After hatching my own chicks, I leave them in the incubator until they are dry and fluffy. This usually takes about 12-24 hours. After that, I move them into their new home. The brooder box is already warmed to 95 degrees F, and food and water are ready for them.
I feed crumble or starter feed that has about 20% protein content. If chicks are accidentally given adult feed, it can cause health issues. It is too rich for them and in some cases can be fatal. Most adult layer feed has more calcium than a little chick’s body can handle and not enough protein. Chicks grow extremely fast during their first few weeks of life, so it is imperative that they receive enough protein to support the rapid growth rate.
The Best Feed for Chicks
Grower feed is a bit different, it has a lesser percentage of protein, usually around 18%. After kicking off your chicks with starter, which is higher in protein, transition to grower. Too much protein for too long can cause kidney problems in the future.
The Best Grower Feed for Chicks
Too Medicate or Not?
A topic of controversy is whether to feed chicks medicated feed or not. If at all possible, I try to provide our animals with the most natural, chemical-free food I can find ( see below).
|Scratch and Peck Organic Layer Feed||Raw and Unprocessed||
|Mile Four Organic Feed||Raw and Unprocessed||
|Manna Pro Organic Layer Pellets||Pellet||
|Kalmbach Feeds Organic Layer Feed||Crumbles||
With that being said, it is important to understand that the purpose of medicated feed is to prevent coccidiosis, which is a parasite that young chicks may obtain from pecking at feces that are infected with the parasite. Typically, this is most prevalent in dirty areas, or where many chickens are kept in small spaces.
If I order my chicks from a hatchery and know that they have been vaccinated against coccidiosis, I will typically forgo the medicated feed. Feeding them medicated starter, won’t hurt the vaccinated chicks but it is rather pointless to double up. Some people believe that feeding a medicated starter to vaccinated chicks will negate the effects of the vaccination. You can read all about medicine in feed for animals here https://www.noah.co.uk/focus-areas/medicated-feed/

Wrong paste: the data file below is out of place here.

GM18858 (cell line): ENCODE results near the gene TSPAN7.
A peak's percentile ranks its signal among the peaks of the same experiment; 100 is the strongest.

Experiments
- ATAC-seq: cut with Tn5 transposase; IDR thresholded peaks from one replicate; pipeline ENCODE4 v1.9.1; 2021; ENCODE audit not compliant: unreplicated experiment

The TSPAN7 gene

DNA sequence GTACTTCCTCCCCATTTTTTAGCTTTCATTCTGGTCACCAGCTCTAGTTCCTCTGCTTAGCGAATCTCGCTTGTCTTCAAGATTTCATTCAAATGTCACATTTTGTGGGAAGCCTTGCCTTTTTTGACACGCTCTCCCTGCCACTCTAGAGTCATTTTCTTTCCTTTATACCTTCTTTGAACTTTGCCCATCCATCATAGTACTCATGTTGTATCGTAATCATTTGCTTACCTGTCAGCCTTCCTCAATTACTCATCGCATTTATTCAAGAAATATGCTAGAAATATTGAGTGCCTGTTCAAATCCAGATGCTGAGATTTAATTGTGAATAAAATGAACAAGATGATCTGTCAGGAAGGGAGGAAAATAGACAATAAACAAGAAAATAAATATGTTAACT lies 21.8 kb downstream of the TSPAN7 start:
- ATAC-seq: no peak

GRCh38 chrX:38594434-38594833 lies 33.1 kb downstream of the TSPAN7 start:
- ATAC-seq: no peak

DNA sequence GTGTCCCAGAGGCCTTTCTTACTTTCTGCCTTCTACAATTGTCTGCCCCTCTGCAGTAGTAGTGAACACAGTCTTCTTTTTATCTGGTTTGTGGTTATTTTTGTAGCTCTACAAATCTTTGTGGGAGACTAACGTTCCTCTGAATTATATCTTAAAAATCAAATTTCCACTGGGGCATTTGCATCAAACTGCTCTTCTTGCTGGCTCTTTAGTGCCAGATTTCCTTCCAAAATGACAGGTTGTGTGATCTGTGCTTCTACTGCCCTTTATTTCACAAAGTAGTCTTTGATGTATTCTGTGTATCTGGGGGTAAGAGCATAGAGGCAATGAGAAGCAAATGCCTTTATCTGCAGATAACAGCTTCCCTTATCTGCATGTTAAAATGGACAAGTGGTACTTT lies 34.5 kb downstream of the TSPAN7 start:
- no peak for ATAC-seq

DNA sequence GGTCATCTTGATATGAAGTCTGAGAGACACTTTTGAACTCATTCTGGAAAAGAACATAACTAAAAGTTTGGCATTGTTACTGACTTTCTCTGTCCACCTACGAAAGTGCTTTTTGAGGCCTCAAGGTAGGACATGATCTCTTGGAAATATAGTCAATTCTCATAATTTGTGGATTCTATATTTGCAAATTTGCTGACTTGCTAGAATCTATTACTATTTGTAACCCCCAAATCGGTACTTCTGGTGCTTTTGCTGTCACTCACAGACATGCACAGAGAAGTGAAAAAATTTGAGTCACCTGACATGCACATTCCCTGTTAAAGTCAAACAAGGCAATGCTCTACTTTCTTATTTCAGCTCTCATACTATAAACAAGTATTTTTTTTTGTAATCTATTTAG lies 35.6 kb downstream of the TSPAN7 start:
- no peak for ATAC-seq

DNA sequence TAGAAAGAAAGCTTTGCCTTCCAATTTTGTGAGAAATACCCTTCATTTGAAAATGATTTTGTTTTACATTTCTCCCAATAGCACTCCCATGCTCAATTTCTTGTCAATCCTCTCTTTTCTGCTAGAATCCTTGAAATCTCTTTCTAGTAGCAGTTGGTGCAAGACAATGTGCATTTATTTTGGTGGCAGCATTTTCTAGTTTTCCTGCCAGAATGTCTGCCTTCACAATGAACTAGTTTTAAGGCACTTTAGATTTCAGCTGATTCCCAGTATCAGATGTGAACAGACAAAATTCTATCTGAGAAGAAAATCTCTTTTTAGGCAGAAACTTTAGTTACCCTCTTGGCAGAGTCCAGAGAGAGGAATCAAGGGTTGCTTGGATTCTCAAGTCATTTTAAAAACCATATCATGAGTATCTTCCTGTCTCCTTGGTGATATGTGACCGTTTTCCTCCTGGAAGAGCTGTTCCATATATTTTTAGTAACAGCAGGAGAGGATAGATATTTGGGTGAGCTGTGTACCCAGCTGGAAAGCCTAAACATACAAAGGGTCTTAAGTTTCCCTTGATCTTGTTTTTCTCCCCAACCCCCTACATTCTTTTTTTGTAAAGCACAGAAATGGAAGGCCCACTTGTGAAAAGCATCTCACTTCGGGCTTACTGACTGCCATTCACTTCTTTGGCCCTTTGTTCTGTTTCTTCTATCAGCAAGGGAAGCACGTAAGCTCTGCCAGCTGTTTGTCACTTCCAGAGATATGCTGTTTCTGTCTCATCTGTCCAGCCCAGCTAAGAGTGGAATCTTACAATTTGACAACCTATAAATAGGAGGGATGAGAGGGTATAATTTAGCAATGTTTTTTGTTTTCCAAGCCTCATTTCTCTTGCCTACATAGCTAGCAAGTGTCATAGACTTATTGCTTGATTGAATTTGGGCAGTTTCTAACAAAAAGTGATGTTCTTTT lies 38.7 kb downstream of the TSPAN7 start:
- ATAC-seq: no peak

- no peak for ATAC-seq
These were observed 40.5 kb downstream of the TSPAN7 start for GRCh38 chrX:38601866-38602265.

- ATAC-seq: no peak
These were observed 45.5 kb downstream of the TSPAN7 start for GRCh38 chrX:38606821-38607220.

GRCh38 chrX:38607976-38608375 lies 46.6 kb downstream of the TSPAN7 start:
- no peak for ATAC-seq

If I am hatching my own chicks, and I know my incubator and brooder is clean and clear, I wouldn’t necessarily have to purchase medicated feed for the chicks, however, I often do because of the “better safe than sorry” thought process. As long as I haven’t introduced any new chickens recently, and I know my current flock is healthy, I wouldn’t have to serve medicated feed to my chicks.
A Common Misconception About Chicks
As a society, we have accepted the thought process that a chick cannot survive without our care. Witnessing my hen successfully raise her chicks in the wild has proven otherwise.
Unfortunately, I once made a grave mistake by assuming that, after another hen hatched her own chicks, they would be better off if I took them and placed them in a brooder. After all, I had raised numerous healthy chicks in my brooders. I wanted to ensure that a predator would not attack the babies in the wild. Unfortunately, the chicks died within 24-hours. I will never know what exactly caused the death of those two chicks, but I learned a hard lesson. I will never take baby chicks, that were hatched by their mother hen, from her again. Not only did they not survive, but the mother hen was also a nervous wreck and it took weeks for her to make it through the grief. It was a horrible mistake that once again proved that nature really will find a way.
Chicks are hardier than we realize, but what to feed them often comes down to making sure they are either allowed to thrive as nature intended or that they are provided with the nutrition necessary to make sure their speedy growth is supported. If I had the option to allow all of my hens to raise their own peeps, I would definitely take that route. Mother knows best in this situation, and her free-range babies have access to delicacies that brooder babies miss out on.